The creation of abstract art is not the aim of Florida State University's new National High Magnetic Field Laboratory, which attracts Nobel laureates investigating the basic properties of matter. And yet there is an art to science, as the photographs of Michael W. Davidson show. A biophysicist, Davidson began creating his photomicrographs in 1987 while working with DNA samples. Experimenting with film processing to enhance colors, he discovered not only truth but beauty beneath the microscope. Now he captures cutting-edge research on superconductors-and continues to add to his collection of molecular fantasies.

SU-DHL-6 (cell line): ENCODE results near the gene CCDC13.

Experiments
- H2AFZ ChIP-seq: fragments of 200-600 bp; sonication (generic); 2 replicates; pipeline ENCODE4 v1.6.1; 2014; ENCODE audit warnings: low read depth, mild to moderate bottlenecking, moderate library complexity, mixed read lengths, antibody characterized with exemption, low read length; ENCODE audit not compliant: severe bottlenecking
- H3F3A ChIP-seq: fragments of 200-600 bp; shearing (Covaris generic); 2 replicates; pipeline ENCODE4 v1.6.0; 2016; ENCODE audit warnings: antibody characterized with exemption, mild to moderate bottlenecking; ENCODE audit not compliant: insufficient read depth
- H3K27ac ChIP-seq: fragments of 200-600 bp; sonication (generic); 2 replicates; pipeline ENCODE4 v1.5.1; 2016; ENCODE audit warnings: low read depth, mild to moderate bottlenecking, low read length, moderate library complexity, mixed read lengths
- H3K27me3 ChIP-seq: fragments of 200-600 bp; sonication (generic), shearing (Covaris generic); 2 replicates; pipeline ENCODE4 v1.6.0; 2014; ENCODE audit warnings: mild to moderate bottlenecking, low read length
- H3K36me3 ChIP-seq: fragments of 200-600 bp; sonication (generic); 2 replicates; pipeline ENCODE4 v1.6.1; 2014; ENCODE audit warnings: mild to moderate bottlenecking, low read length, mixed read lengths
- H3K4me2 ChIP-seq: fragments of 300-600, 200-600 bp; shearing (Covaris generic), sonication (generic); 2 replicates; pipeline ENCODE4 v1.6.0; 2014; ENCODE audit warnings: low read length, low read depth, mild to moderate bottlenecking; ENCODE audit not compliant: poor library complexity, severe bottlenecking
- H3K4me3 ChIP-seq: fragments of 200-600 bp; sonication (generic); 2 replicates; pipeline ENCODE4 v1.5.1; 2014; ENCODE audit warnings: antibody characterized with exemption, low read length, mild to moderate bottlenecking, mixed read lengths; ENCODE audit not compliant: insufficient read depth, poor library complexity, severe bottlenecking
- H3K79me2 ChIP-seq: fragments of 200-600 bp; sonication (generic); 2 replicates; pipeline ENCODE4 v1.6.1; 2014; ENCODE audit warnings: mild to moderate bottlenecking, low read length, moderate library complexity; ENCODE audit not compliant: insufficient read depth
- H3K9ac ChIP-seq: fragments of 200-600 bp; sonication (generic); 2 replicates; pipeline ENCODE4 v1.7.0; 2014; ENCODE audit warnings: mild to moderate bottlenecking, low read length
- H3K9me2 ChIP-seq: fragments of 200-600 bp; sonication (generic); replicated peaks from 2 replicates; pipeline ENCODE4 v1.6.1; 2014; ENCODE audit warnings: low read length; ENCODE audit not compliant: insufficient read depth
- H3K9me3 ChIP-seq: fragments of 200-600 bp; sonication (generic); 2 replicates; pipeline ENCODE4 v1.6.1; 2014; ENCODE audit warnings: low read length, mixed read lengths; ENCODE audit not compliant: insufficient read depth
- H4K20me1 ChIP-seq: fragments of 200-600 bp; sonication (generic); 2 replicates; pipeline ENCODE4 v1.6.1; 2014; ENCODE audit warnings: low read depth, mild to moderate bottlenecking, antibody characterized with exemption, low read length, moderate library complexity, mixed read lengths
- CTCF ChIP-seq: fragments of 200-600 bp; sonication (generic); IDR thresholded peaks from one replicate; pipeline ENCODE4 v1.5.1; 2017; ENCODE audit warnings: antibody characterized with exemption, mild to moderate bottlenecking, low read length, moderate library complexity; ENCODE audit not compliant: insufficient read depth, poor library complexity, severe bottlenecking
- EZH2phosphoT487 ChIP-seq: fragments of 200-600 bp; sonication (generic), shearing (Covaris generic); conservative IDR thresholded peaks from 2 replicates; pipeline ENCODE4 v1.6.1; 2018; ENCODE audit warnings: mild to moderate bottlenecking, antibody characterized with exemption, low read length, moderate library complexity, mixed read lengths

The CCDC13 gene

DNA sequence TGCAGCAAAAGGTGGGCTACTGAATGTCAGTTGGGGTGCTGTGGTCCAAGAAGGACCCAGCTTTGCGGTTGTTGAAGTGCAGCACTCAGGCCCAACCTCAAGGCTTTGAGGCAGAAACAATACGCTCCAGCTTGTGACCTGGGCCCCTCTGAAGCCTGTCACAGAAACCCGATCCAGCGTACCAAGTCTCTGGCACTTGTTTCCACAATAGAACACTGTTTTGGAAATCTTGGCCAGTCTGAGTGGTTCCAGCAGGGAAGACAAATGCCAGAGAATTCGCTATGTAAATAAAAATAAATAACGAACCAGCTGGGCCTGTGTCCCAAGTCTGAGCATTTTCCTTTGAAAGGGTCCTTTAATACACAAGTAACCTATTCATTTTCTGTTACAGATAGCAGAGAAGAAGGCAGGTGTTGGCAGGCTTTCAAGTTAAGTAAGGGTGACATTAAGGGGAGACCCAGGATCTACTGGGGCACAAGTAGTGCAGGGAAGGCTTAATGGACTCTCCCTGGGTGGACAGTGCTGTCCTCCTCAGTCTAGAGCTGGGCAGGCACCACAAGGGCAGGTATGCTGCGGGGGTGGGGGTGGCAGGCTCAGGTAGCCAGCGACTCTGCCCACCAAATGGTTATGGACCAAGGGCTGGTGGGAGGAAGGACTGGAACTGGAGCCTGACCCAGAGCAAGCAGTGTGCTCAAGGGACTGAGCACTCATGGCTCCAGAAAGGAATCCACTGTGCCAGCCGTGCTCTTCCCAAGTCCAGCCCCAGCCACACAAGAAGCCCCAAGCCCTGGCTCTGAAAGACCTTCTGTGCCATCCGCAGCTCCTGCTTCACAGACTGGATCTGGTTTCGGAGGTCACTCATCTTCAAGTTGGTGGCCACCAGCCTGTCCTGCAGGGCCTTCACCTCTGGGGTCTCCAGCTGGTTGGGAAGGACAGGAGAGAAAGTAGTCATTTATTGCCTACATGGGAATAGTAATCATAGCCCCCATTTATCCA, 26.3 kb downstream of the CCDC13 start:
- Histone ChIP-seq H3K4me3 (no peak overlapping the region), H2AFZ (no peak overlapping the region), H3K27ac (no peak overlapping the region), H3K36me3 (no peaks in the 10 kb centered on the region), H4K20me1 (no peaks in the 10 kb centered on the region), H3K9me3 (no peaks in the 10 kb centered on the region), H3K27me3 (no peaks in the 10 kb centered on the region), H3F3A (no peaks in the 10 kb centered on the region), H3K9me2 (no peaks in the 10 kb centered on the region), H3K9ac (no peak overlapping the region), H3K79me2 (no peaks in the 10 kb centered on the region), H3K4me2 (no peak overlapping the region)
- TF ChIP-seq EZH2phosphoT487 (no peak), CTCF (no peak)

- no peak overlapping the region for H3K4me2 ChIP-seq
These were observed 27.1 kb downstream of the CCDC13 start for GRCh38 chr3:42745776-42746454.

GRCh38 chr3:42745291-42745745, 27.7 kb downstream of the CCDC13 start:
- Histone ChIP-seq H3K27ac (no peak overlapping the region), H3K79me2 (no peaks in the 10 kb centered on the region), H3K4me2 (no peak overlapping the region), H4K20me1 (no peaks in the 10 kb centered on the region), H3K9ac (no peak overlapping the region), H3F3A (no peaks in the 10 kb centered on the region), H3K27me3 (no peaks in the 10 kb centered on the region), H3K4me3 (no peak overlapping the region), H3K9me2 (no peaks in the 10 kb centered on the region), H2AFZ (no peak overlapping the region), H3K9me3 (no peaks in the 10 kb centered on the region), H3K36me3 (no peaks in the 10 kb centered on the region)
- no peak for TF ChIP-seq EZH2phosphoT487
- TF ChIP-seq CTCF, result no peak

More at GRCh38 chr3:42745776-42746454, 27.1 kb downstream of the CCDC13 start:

Davidson struggled for months to create a crystal form of this oily nutrient. The resulting waterfall pattern inspired a maker of trendy neckties to produce cravats with images of folic acid, niacin and the like. Royalties-$25,000 so far-go to the lab.
The building blocks of life take on a sculptural quality while they crystallize, their color changing from purple to yellow as the substance thickens. This sample contains all the genetic information necessary to create a cow. The dots are microscopic air bubbles beneath the crystals.
MICROSCAPES (Sulfur Canyon and Nuclear)
Questions or comments? Send us an email.
© 1995-2013 by Michael W. Davidson and The Florida State University. All Rights Reserved. No images, graphics, software, scripts, or applets may be reproduced or used in any manner without permission from the copyright holders. Use of this website means you agree to all of the Legal Terms and Conditions set forth by the owners.
This website is maintained by our